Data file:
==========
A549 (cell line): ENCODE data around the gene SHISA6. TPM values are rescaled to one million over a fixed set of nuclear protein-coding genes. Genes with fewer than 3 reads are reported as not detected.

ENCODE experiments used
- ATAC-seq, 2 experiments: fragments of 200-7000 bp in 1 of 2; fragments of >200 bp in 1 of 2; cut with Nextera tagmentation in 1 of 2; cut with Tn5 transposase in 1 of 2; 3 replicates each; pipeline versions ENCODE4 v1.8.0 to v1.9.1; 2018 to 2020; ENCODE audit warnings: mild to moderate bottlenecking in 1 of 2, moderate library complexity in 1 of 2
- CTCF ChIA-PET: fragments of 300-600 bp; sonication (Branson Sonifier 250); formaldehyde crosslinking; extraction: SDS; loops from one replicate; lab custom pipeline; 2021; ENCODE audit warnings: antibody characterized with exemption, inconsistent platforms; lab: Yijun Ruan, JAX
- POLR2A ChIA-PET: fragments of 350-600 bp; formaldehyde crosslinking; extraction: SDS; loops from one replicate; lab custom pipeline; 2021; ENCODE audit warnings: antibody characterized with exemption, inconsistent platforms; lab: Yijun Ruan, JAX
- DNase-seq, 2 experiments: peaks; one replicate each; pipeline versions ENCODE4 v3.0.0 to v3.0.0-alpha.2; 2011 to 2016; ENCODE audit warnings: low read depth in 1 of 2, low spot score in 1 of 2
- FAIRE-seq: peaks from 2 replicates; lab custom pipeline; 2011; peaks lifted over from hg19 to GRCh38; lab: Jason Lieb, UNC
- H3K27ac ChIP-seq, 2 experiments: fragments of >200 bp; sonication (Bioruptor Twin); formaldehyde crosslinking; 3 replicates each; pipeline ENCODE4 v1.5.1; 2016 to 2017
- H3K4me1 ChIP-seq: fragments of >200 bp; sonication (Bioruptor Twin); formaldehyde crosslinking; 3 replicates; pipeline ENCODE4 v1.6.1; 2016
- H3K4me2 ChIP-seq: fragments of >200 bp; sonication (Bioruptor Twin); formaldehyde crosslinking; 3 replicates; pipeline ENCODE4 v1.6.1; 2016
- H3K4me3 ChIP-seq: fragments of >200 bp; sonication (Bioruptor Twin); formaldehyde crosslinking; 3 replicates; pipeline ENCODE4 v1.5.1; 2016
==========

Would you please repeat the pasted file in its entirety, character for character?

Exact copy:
A549 (cell line): ENCODE data around the gene SHISA6. TPM values are rescaled to one million over a fixed set of nuclear protein-coding genes. Genes with fewer than 3 reads are reported as not detected.

ENCODE experiments used
- ATAC-seq, 2 experiments: fragments of 200-7000 bp in 1 of 2; fragments of >200 bp in 1 of 2; cut with Nextera tagmentation in 1 of 2; cut with Tn5 transposase in 1 of 2; 3 replicates each; pipeline versions ENCODE4 v1.8.0 to v1.9.1; 2018 to 2020; ENCODE audit warnings: mild to moderate bottlenecking in 1 of 2, moderate library complexity in 1 of 2
- CTCF ChIA-PET: fragments of 300-600 bp; sonication (Branson Sonifier 250); formaldehyde crosslinking; extraction: SDS; loops from one replicate; lab custom pipeline; 2021; ENCODE audit warnings: antibody characterized with exemption, inconsistent platforms; lab: Yijun Ruan, JAX
- POLR2A ChIA-PET: fragments of 350-600 bp; formaldehyde crosslinking; extraction: SDS; loops from one replicate; lab custom pipeline; 2021; ENCODE audit warnings: antibody characterized with exemption, inconsistent platforms; lab: Yijun Ruan, JAX
- DNase-seq, 2 experiments: peaks; one replicate each; pipeline versions ENCODE4 v3.0.0 to v3.0.0-alpha.2; 2011 to 2016; ENCODE audit warnings: low read depth in 1 of 2, low spot score in 1 of 2
- FAIRE-seq: peaks from 2 replicates; lab custom pipeline; 2011; peaks lifted over from hg19 to GRCh38; lab: Jason Lieb, UNC
- H3K27ac ChIP-seq, 2 experiments: fragments of >200 bp; sonication (Bioruptor Twin); formaldehyde crosslinking; 3 replicates each; pipeline ENCODE4 v1.5.1; 2016 to 2017
- H3K4me1 ChIP-seq: fragments of >200 bp; sonication (Bioruptor Twin); formaldehyde crosslinking; 3 replicates; pipeline ENCODE4 v1.6.1; 2016
- H3K4me2 ChIP-seq: fragments of >200 bp; sonication (Bioruptor Twin); formaldehyde crosslinking; 3 replicates; pipeline ENCODE4 v1.6.1; 2016
- H3K4me3 ChIP-seq: fragments of >200 bp; sonication (Bioruptor Twin); formaldehyde crosslinking; 3 replicates; pipeline ENCODE4 v1.5.1; 2016